The lab searches for students who are (1) interested in issues about Earth, as Water Planet, (2) interested in international collaboration to cope with these issues, and (3) interested in planetary physics.


The subjects of this laboratory cover a wide range of topics from local-global scale water resources to the universe. It extends from the field of water hydrology, to oceanography and Earth and planetary science, and astronomy. The key word in all this is “water.”


At the same time, Professor Yamashiki is connected with many United Nations agencies.

Currently he is involved on the Kyoto University side of the UN Food and Agriculture Organization (FAO), and UNESCO-IHP-IIWQ (International Water Quality Initiative). In addition, he is also in charge of agreements with the United Nations Development Program (UNDP) with Kyoto University, dispatching graduate students to these organizations, coordinating with other departments, and acting as a contact for new project proposals.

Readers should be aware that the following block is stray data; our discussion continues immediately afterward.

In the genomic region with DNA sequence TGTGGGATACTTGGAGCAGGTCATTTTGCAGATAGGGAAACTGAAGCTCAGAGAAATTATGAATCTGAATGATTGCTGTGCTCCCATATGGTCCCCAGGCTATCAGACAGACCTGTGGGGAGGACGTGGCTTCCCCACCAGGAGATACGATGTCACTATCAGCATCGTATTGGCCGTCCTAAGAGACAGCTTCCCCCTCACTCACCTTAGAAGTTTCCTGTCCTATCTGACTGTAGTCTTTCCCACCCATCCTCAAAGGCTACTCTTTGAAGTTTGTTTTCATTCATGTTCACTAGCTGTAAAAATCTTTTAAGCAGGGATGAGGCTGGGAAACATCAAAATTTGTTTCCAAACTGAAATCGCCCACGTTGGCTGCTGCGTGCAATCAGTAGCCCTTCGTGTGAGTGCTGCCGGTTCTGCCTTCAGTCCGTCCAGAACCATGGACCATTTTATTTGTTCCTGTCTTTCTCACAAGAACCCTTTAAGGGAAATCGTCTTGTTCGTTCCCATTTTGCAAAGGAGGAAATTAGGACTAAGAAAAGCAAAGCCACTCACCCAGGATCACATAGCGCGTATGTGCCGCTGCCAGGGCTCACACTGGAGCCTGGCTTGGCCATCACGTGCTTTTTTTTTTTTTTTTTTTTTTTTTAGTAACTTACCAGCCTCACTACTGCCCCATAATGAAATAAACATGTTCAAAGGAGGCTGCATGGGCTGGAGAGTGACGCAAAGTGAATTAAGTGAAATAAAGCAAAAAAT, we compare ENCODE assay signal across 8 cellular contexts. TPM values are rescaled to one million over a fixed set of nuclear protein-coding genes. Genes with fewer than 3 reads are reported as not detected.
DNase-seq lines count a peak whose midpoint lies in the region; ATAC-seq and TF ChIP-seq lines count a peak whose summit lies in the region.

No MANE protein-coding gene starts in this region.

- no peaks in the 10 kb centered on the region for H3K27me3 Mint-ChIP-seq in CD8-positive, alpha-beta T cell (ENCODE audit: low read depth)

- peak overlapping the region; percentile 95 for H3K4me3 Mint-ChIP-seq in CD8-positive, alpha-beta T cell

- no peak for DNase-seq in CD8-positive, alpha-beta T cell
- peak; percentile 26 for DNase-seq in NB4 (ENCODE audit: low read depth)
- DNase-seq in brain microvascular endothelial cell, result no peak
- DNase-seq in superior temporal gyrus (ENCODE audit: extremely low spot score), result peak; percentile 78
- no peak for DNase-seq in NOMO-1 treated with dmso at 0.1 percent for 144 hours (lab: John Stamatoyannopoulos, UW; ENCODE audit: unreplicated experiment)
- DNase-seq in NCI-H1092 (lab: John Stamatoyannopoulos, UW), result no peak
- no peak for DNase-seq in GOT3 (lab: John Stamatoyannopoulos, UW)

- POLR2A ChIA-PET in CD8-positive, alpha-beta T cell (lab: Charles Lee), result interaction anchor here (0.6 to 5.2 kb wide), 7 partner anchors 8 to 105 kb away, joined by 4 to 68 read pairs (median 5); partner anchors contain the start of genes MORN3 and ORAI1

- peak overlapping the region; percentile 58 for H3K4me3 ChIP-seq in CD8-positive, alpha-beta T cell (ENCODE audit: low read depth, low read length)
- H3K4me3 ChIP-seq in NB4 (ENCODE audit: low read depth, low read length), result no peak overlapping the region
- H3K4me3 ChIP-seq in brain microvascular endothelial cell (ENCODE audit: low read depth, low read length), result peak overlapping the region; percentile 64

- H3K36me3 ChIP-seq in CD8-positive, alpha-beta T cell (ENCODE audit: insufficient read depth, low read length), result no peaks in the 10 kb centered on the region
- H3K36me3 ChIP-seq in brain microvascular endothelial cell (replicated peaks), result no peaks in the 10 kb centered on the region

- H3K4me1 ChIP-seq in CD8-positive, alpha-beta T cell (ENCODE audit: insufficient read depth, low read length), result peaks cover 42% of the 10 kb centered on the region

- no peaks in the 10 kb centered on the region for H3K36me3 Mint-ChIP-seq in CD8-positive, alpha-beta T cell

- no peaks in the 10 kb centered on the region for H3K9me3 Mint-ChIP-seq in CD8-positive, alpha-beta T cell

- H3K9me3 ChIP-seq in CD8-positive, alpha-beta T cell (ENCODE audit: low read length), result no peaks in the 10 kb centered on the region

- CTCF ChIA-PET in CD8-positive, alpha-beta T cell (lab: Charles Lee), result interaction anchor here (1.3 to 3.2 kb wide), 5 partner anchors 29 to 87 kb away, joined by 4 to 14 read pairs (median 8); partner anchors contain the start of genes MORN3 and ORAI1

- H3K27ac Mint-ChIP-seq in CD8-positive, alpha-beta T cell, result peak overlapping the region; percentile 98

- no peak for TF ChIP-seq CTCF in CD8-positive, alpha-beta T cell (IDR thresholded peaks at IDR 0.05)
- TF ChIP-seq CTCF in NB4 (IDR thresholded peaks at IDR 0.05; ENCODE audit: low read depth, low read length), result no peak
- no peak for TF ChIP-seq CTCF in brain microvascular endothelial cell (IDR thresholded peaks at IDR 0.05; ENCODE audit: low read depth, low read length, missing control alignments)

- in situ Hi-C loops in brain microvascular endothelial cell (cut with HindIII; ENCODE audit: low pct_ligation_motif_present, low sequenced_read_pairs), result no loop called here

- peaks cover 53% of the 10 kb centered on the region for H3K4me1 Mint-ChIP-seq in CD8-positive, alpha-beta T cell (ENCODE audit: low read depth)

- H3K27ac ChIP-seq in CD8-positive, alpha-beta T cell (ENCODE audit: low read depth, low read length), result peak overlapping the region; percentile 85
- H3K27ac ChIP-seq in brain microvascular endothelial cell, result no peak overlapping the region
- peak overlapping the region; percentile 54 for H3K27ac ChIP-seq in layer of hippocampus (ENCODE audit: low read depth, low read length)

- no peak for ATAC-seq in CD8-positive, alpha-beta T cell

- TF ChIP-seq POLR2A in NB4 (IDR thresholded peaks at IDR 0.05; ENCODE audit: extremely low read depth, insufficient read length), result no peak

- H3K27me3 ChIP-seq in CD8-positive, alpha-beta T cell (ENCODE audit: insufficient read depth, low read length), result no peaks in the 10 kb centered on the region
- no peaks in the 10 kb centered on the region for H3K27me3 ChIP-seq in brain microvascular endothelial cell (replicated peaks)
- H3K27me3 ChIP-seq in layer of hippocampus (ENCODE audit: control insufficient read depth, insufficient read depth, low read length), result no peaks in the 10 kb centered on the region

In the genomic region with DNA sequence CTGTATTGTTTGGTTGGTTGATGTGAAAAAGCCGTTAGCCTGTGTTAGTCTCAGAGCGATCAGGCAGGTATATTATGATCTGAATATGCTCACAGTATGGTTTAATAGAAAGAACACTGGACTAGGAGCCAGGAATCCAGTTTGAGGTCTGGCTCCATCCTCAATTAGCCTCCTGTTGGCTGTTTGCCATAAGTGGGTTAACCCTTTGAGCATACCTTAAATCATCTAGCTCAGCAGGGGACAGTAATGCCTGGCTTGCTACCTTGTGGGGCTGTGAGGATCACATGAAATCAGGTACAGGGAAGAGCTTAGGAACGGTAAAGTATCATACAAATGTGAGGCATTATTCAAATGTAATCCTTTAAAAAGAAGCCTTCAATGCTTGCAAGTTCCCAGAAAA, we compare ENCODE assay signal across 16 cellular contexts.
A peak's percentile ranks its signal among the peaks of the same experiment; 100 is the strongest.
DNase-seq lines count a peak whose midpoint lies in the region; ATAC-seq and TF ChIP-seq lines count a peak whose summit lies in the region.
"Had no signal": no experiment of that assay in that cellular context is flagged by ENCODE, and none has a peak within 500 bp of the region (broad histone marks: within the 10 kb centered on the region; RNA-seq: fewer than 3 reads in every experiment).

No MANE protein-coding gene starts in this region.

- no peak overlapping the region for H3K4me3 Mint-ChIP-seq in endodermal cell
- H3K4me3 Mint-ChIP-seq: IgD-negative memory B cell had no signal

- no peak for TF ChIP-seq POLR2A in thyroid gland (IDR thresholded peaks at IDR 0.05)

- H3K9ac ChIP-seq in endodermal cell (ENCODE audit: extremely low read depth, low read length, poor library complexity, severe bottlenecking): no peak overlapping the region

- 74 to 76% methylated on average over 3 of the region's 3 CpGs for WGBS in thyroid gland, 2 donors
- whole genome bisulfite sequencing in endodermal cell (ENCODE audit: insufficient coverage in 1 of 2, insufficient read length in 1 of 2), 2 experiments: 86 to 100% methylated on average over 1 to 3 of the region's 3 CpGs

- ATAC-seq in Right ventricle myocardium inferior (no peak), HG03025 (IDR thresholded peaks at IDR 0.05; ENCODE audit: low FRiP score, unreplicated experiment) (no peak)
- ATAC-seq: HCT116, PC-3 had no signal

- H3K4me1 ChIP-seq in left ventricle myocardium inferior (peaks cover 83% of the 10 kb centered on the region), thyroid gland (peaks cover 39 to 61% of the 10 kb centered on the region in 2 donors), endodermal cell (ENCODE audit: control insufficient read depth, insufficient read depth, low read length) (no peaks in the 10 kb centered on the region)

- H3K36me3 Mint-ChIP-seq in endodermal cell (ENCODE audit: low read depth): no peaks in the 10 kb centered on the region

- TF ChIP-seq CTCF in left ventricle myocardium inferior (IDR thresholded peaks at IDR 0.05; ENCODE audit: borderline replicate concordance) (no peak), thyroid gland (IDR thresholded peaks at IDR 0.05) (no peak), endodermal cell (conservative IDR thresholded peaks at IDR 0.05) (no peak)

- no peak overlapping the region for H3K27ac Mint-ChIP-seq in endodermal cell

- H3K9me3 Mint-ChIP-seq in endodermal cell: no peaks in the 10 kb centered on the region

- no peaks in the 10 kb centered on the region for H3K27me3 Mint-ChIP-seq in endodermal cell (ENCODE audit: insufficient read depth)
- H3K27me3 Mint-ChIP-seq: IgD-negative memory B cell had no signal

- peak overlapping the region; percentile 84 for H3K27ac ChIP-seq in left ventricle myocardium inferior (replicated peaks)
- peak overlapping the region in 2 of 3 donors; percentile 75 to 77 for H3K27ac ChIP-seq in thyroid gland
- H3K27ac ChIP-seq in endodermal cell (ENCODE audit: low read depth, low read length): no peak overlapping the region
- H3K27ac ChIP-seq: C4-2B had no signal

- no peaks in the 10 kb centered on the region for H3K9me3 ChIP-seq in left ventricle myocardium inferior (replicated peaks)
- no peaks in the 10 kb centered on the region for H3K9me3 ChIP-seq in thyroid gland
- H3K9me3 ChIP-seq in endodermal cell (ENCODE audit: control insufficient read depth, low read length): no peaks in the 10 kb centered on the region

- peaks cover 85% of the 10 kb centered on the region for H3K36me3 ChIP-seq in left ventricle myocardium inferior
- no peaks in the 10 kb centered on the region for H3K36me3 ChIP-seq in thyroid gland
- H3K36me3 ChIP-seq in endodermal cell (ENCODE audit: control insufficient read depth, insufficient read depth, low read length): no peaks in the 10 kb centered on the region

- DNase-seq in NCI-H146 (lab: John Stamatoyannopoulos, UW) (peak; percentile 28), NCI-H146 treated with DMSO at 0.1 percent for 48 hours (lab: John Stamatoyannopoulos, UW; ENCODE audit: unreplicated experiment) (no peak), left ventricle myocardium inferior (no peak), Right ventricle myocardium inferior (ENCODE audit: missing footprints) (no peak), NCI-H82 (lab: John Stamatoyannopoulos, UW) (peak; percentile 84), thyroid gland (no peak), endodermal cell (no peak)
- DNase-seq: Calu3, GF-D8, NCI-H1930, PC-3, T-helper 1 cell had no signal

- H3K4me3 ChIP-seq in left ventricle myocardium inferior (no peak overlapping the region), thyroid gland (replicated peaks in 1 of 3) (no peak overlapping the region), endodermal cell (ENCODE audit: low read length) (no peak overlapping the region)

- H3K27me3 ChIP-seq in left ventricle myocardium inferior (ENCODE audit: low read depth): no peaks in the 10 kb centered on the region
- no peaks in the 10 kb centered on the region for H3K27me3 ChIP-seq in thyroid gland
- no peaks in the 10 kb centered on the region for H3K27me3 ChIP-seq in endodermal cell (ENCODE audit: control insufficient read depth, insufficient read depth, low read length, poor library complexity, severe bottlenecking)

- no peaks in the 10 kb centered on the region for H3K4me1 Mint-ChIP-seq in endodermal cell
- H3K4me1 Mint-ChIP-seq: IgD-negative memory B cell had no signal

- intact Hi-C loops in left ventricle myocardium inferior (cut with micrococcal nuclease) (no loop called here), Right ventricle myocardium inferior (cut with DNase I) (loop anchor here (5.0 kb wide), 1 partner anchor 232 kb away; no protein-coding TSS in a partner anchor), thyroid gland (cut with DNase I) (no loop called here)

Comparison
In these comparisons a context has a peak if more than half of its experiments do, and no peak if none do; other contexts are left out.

Since the formation of the Shishu-kan, we have endeavored to provide students with internship training opportunities at the United Nations and follow-up thereafter. One former student (whom I was involved with as Educational Mentor) is currently working at the FAO as a regular staff. Two students will also leave for internships this year as well. We are also working closely with overseas universities and have experience in dispatching students to the University of California, and University of Arizona.

For that reason, I want to invite researchers and graduate students who want to work internationally regardless of literature / science / past experiences. Priority is given to motivation. Students should work on their own path.


  1. Future projection of radiocesi…